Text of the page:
This week, nearly 4,000 middle school and high school students from the New Orleans area will attend performances of The Comedy of Errors, a special production by the Shakespeare Festival at Tulane on the uptown campus.
It's the only program of its type in the state, says Clare Moncrief, managing director of the festival, established in 1993 by four Tulane theater professors to "fill a cultural void."
The festival's success continues to grow at the close of the 2010 season, it will have reached more than 49,000 young students since its founding. The Shakespeare Festival also sponsors a summer season of plays, a summer training program for high school students and educational programs throughout the year.
Siri Regan, a teacher at Meisler Middle School in Jefferson, La., has been bringing her students to the festival for a decade.
Regan says her eighth graders "no longer fear the Bard" after three years of attending the festival, engaging in workshops and participating in question-and-answer sessions with the actors and directors. Attending the plays is a unique opportunity for Regan's students, many of whom are from lower and lower-middle class homes.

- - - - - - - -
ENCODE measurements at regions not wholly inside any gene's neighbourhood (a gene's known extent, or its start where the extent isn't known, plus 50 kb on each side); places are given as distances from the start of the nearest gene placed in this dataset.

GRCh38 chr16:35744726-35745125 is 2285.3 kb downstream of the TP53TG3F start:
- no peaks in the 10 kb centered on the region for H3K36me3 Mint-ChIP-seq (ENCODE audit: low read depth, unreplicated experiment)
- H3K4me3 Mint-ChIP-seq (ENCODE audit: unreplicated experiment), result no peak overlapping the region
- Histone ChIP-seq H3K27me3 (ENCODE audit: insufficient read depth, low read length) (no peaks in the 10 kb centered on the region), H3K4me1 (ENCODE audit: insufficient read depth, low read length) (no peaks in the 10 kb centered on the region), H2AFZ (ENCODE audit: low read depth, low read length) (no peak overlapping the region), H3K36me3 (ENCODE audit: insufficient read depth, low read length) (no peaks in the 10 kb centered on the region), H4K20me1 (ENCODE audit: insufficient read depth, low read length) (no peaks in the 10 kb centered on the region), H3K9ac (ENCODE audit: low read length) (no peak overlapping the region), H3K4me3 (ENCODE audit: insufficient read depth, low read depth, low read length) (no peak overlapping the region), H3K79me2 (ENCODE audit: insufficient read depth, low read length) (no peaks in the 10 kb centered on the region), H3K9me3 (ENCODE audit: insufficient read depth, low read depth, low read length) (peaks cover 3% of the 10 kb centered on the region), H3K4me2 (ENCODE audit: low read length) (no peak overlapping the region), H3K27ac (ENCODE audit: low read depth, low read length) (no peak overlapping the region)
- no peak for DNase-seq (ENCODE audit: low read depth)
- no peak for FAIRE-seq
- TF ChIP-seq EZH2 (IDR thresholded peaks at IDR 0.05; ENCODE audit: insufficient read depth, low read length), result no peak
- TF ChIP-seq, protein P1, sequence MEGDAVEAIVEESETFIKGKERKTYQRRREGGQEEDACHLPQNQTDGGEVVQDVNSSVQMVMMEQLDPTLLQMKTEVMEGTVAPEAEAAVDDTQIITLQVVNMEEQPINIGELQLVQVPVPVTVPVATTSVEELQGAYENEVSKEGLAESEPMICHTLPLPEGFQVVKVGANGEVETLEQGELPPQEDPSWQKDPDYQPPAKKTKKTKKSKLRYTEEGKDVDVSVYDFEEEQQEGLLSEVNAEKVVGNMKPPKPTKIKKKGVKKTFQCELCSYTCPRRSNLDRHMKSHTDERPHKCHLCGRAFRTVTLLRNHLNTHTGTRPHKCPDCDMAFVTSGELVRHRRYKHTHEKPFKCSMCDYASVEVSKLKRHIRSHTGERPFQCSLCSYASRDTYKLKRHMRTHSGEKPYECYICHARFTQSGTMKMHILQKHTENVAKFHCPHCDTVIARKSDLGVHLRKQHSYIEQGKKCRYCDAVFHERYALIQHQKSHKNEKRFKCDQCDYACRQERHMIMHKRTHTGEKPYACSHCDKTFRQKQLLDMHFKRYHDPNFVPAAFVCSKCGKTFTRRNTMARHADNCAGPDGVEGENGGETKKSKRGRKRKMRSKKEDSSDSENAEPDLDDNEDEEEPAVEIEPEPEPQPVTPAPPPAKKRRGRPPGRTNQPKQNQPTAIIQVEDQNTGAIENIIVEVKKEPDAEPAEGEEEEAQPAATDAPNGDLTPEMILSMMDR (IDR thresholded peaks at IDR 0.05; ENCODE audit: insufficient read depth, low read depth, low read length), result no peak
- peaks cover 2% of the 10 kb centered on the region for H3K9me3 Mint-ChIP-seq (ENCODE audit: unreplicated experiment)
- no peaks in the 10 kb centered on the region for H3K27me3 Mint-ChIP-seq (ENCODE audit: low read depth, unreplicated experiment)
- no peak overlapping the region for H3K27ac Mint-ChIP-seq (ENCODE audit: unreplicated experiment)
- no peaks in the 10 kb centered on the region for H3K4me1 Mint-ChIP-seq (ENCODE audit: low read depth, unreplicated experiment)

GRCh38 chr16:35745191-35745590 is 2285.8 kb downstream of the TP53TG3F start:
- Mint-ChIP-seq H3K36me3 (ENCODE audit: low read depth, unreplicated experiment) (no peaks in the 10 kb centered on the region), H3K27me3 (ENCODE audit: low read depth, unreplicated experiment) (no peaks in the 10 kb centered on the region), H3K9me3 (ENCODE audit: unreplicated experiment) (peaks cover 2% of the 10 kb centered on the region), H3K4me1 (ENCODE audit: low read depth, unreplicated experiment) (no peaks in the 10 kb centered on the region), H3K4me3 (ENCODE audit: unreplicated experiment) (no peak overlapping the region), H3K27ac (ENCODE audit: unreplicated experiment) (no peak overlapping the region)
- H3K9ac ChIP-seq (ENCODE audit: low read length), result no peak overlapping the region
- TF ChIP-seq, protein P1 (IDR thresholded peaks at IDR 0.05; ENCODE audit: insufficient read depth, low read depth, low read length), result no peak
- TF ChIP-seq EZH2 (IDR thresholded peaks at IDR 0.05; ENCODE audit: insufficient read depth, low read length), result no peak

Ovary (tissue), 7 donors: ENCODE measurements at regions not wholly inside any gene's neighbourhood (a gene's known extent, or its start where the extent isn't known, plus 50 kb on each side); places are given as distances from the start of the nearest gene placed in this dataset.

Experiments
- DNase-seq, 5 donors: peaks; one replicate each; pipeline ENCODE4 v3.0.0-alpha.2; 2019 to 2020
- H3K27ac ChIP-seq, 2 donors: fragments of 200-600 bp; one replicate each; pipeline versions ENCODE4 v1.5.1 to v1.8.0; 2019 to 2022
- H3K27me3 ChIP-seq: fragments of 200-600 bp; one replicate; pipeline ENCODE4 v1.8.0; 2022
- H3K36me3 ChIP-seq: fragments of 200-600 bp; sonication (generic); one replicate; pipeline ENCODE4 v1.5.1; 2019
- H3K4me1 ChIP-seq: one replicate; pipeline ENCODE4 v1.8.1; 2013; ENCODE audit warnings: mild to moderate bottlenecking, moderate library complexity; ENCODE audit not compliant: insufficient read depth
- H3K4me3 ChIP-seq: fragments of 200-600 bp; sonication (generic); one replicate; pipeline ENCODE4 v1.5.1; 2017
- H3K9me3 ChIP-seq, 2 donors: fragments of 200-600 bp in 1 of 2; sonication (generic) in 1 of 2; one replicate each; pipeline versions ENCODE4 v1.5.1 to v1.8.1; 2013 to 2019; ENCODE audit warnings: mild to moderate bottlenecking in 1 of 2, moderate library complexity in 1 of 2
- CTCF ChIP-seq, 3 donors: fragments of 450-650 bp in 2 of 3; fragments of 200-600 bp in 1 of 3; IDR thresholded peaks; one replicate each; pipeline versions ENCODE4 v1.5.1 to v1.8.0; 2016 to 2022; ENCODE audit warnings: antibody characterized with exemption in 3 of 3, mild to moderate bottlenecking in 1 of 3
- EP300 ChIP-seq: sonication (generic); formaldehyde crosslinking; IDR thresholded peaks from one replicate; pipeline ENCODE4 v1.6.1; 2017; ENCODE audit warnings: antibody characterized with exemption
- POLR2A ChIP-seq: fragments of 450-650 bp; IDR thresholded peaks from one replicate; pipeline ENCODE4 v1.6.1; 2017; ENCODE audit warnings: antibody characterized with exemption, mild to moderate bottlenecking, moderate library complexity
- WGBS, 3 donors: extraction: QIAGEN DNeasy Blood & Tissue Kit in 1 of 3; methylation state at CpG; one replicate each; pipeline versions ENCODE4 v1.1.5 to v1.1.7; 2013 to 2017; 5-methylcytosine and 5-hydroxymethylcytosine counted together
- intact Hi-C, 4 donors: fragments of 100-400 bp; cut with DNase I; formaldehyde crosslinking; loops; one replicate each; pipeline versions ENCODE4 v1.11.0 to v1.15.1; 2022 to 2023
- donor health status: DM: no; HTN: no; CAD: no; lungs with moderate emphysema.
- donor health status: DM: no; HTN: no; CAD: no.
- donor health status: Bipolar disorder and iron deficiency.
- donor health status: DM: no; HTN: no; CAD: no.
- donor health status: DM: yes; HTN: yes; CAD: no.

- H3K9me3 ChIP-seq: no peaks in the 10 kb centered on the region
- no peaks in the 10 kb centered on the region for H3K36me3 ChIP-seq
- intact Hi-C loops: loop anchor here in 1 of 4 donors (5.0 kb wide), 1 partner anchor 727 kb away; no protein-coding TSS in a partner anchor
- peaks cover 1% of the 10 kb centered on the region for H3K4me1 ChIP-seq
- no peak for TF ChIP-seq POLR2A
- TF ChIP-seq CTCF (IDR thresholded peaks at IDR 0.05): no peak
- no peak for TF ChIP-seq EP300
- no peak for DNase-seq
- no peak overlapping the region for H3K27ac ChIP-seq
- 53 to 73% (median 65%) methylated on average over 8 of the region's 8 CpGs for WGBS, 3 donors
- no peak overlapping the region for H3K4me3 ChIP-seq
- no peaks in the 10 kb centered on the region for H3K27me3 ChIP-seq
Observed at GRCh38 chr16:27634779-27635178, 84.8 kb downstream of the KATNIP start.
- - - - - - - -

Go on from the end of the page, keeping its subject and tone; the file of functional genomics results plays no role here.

"They have a good grasp of the language, can follow the plot, and look forward to studying Shakespeare's works in detail while in high school," she says, but the benefits extend beyond the classroom. "Society expects educated people to know and be exposed to certain things. Live theater and Shakespeare's plays are two of them."
The festival will perform The Comedy of Errors for the public on Friday (Jan. 15) at 7:30 p.m. in Dixon Hall. The box office opens at 6 p.m.
The production of The Comedy of Errors for schools is part of Shakespeare in American Communities: Shakespeare for a New Generation, sponsored by the National Endowment for the Arts in cooperation with Arts Midwest.
Catherine Freshley received a bachelor of arts in economics and English from Tulane in May 2009.